by: Howard Hewett, Jones Creek, TX – July, 2015 – Part 7.5
[Mark your calendar now! Howard will be visiting from Texas and will present a program on his memories of Federal Point On Monday November 2, here at the History Center at 7:30 pm.]
Acquiring seafood on Federal Point was a family affair. On a falling tide or low tide we would head for the bays located just south of where we lived at 833 S. Fort Fisher Blvd.
Our family believed that what we called the upper bay was a clamming paradise. The upper bay was east of the Fort Fisher munition bunkers.
When the tide was out, the large sand flats would yield clams about the size of a small to medium fist. Our tools of the trade were four-prong rakes. You did not have to rake very deep – usually less than an inch. A bubble hole would sometimes indicate the presence of a clam.
The resulting designs in the sand from the raking process were quite similar to
“Karesansui” as in Japanese Zen garden art. I assure you that at the time, I did not have any idea what a Zen garden was.
The only way our family prepared clams was by making clam chowder. You could go to the bays and get a “mess” of clams and have clam chowder for dinner. Chicken soup was a well-known combatant for the common cold, but in our family clam chowder was used exclusively.
Oysters for Dinner
There were two methods of oystering that we used. The favorite and most productive was chipping oysters off the rocks with a homemade chipping hammer. With approximately three miles of rocks, there were ample surfaces for oysters to grow. Most of the oysters grew on the bay side of The Rocks. The accessibility to The Rocks was made available by a concrete cap that was installed in the 1930’s by the Corps of Engineers (Jackson, 1995). The farther you walked out on the rocks, the availability and quality of oysters increased.
Prior to moving to Texas in 1956, we went oystering on The Rocks for the last time. On this trip, we came off the rock with four bushels of oysters. Dad and I each carried the inside handles of two bushels while Grandmother and my brother, Tom Hewett carried the outside handles. We had to stop from time to time to rest, but we were able to make it to the trailer.
The reason I share this particular event is that Grandmother had been claiming her hip had been hurting for a couple of weeks. A couple weeks after the oystering trip we found out she was suffering from a broken hip. My Grandmother, Addie Lewis Hewett Todd, was around 70 years old at that time; it could be said that she was cut from some very good cloth – one tough pioneer Grandmother. Grandmother lived to be 96 years old.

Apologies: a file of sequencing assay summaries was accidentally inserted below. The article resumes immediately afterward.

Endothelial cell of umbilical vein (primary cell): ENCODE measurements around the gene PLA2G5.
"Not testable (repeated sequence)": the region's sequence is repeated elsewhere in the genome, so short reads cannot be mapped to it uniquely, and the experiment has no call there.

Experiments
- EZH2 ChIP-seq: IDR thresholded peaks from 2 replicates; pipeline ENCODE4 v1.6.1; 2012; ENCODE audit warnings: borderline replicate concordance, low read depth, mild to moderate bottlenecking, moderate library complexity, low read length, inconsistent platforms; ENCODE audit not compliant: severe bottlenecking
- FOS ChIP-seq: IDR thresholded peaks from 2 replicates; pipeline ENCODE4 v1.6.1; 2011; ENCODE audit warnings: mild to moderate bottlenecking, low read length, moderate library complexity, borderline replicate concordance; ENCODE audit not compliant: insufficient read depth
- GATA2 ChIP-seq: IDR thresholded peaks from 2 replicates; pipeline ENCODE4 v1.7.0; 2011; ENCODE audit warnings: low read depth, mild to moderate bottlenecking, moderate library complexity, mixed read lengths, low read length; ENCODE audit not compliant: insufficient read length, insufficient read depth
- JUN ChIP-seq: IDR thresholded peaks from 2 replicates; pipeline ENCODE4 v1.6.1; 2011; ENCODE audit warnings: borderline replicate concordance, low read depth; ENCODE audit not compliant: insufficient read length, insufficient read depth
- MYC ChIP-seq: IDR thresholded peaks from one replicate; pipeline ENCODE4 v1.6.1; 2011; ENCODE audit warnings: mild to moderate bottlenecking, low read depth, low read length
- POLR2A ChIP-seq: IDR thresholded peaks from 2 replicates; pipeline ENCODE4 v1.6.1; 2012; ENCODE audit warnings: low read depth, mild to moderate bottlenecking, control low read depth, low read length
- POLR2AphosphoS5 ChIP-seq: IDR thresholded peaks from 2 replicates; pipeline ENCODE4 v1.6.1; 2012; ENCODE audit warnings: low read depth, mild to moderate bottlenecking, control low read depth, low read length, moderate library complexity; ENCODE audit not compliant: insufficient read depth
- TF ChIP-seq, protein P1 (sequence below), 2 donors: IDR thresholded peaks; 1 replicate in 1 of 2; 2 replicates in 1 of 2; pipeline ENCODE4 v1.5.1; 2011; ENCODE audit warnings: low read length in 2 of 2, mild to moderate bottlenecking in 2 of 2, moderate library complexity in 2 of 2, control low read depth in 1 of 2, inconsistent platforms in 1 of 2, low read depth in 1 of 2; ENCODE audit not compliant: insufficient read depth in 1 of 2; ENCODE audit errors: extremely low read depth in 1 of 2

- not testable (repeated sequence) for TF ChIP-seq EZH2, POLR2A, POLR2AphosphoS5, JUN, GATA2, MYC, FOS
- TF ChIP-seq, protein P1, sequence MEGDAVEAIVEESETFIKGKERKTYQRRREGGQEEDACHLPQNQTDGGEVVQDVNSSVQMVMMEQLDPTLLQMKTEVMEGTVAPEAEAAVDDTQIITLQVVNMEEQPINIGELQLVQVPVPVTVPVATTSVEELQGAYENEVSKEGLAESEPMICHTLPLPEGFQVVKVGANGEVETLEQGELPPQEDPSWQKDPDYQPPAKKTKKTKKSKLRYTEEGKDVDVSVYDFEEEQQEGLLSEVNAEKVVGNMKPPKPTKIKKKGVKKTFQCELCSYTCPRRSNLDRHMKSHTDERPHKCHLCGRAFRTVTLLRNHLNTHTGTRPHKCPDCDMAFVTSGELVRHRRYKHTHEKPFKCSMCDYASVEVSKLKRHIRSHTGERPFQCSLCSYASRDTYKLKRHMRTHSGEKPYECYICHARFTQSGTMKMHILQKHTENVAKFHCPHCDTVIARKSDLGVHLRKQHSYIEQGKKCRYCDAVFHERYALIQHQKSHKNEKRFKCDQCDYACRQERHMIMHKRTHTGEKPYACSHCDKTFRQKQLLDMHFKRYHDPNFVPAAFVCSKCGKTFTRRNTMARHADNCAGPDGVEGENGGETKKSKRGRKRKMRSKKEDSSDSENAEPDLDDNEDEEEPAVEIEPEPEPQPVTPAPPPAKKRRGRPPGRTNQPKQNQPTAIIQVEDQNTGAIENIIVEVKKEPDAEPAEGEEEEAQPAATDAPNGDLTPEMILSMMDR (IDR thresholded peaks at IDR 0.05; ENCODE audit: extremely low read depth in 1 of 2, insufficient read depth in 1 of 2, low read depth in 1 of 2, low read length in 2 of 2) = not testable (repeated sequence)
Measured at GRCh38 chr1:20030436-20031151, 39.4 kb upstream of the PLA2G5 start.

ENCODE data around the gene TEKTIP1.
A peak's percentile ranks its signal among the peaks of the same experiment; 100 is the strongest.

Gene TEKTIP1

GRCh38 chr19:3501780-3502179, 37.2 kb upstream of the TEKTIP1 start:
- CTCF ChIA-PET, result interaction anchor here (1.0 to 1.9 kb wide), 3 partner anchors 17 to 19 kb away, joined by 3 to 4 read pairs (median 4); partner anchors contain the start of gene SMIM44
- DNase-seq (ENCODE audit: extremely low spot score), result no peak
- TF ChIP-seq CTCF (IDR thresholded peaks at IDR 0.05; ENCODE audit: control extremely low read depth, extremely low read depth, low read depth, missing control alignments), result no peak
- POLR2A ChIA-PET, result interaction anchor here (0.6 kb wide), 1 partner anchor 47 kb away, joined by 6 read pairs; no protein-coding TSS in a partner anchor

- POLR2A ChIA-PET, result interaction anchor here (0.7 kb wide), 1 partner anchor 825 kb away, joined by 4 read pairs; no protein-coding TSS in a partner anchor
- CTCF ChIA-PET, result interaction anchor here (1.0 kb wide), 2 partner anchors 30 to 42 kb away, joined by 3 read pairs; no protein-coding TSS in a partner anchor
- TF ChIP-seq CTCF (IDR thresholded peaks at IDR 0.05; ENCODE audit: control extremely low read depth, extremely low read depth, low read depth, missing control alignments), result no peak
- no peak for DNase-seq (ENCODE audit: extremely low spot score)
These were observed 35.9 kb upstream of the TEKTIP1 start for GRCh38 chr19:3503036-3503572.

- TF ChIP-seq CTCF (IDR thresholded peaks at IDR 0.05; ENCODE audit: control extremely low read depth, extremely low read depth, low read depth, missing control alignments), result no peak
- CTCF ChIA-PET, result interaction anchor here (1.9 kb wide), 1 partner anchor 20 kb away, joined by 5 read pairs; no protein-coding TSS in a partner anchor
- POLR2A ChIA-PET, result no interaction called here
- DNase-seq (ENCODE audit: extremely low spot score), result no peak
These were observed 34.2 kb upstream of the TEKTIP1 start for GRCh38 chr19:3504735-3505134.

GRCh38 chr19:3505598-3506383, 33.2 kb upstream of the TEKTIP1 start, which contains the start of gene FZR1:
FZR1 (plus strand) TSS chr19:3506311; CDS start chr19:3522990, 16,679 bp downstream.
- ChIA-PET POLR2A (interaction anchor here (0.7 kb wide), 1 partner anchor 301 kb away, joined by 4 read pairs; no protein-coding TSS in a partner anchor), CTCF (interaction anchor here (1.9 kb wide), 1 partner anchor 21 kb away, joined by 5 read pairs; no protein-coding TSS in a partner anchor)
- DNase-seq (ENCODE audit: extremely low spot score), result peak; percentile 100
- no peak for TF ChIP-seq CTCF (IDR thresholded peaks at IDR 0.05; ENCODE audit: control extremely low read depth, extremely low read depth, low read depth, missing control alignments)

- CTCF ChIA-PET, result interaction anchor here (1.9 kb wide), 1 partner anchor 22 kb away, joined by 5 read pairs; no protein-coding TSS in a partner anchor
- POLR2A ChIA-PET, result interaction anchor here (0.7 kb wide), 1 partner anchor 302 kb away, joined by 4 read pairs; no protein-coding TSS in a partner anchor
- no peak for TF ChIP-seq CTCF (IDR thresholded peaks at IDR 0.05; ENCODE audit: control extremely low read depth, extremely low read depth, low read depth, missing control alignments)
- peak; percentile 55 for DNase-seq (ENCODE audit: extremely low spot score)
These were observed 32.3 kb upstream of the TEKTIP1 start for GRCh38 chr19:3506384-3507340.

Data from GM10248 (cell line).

The other oystering method required a boat and a clam basket device that had long handles. Mechanically the mechanism was similar to a post-hole digger. However, instead of two shovel devices there were two baskets that opened and closed with the movement of the handles. I would refer to them as long-handle tongs. This method required positioning the boat over an oyster bed that was maybe two to three feet under the water. You could locate these beds at low tide so at high tide we could position the boat over the top of the bed. This method was more of a hit and miss operation because you could not see exactly what you were doing and you brought up a lot of mud and shells.
North Carolina Oyster Roast
We had a fire pit made of brick that had a metal plate over the pit. Oysters were placed on the plate with the oyster’s mouth pointing down; joints were in an upward position. Wet burlap bags were placed over the oysters. A fire was started in the pit and when the metal plate became hot a little water was poured over the burlap to get the process started. As steam was created, the oysters would open up their mouths resulting in the liquid inside draining down on the plate which converted to more steam. Dad would monitor the oysters and would enhance the steam process by adding more water as needed. He always liked to see a lot of steam. Within a short time all of the oysters would be opened and very tender.
The oysters were then brought to the table. If you wanted to eat, each individual had to shuck his or her own oysters. When we had guests that were not familiar with the methods of shucking oysters, someone in the family would get them started; most folks were able to quickly get a feel for the process and could be left alone.
The shucked oysters went into a cup containing each individual’s favorite sauce mixture. Our family was partial to a melted butter, heated ketchup and vinegar mixture with a little hot sauce. Crackling cornbread was the family’s favorite accompaniment to be eaten along with the oysters.